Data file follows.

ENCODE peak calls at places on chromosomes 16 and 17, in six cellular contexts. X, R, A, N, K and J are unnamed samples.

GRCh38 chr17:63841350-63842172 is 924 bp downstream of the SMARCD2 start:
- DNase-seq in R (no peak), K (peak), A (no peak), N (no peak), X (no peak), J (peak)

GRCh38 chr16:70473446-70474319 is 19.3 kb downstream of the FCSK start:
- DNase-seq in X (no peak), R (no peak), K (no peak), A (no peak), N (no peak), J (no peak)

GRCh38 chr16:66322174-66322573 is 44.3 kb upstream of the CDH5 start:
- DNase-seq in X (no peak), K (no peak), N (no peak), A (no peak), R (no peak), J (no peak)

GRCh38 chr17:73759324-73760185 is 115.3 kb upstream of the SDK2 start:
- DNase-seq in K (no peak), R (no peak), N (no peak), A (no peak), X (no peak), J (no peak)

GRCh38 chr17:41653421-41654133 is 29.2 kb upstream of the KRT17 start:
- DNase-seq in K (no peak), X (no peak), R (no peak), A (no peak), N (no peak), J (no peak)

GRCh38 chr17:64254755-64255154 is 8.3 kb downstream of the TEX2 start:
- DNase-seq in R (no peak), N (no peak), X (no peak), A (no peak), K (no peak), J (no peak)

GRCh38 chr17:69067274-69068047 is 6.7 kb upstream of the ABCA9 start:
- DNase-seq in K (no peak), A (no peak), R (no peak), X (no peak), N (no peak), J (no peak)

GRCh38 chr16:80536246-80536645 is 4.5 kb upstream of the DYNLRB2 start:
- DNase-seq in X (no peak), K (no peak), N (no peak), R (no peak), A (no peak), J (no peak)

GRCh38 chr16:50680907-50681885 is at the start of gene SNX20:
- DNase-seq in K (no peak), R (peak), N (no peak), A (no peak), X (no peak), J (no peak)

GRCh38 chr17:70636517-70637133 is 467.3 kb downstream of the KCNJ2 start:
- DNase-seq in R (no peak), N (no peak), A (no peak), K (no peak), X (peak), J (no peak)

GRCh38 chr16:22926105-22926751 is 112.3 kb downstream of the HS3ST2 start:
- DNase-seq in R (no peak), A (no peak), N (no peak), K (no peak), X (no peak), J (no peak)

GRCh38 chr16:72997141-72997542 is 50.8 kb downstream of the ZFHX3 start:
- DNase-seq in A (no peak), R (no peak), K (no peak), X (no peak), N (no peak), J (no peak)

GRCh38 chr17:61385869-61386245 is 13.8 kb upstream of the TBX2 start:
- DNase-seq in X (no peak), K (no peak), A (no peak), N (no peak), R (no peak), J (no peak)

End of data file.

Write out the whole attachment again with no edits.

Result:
ENCODE peak calls at places on chromosomes 16 and 17, in six cellular contexts. X, R, A, N, K and J are unnamed samples.

GRCh38 chr17:63841350-63842172 is 924 bp downstream of the SMARCD2 start:
- DNase-seq in R (no peak), K (peak), A (no peak), N (no peak), X (no peak), J (peak)

GRCh38 chr16:70473446-70474319 is 19.3 kb downstream of the FCSK start:
- DNase-seq in X (no peak), R (no peak), K (no peak), A (no peak), N (no peak), J (no peak)

GRCh38 chr16:66322174-66322573 is 44.3 kb upstream of the CDH5 start:
- DNase-seq in X (no peak), K (no peak), N (no peak), A (no peak), R (no peak), J (no peak)

GRCh38 chr17:73759324-73760185 is 115.3 kb upstream of the SDK2 start:
- DNase-seq in K (no peak), R (no peak), N (no peak), A (no peak), X (no peak), J (no peak)

GRCh38 chr17:41653421-41654133 is 29.2 kb upstream of the KRT17 start:
- DNase-seq in K (no peak), X (no peak), R (no peak), A (no peak), N (no peak), J (no peak)

GRCh38 chr17:64254755-64255154 is 8.3 kb downstream of the TEX2 start:
- DNase-seq in R (no peak), N (no peak), X (no peak), A (no peak), K (no peak), J (no peak)

GRCh38 chr17:69067274-69068047 is 6.7 kb upstream of the ABCA9 start:
- DNase-seq in K (no peak), A (no peak), R (no peak), X (no peak), N (no peak), J (no peak)

GRCh38 chr16:80536246-80536645 is 4.5 kb upstream of the DYNLRB2 start:
- DNase-seq in X (no peak), K (no peak), N (no peak), R (no peak), A (no peak), J (no peak)

GRCh38 chr16:50680907-50681885 is at the start of gene SNX20:
- DNase-seq in K (no peak), R (peak), N (no peak), A (no peak), X (no peak), J (no peak)

GRCh38 chr17:70636517-70637133 is 467.3 kb downstream of the KCNJ2 start:
- DNase-seq in R (no peak), N (no peak), A (no peak), K (no peak), X (peak), J (no peak)

GRCh38 chr16:22926105-22926751 is 112.3 kb downstream of the HS3ST2 start:
- DNase-seq in R (no peak), A (no peak), N (no peak), K (no peak), X (no peak), J (no peak)

GRCh38 chr16:72997141-72997542 is 50.8 kb downstream of the ZFHX3 start:
- DNase-seq in A (no peak), R (no peak), K (no peak), X (no peak), N (no peak), J (no peak)

GRCh38 chr17:61385869-61386245 is 13.8 kb upstream of the TBX2 start:
- DNase-seq in X (no peak), K (no peak), A (no peak), N (no peak), R (no peak), J (no peak)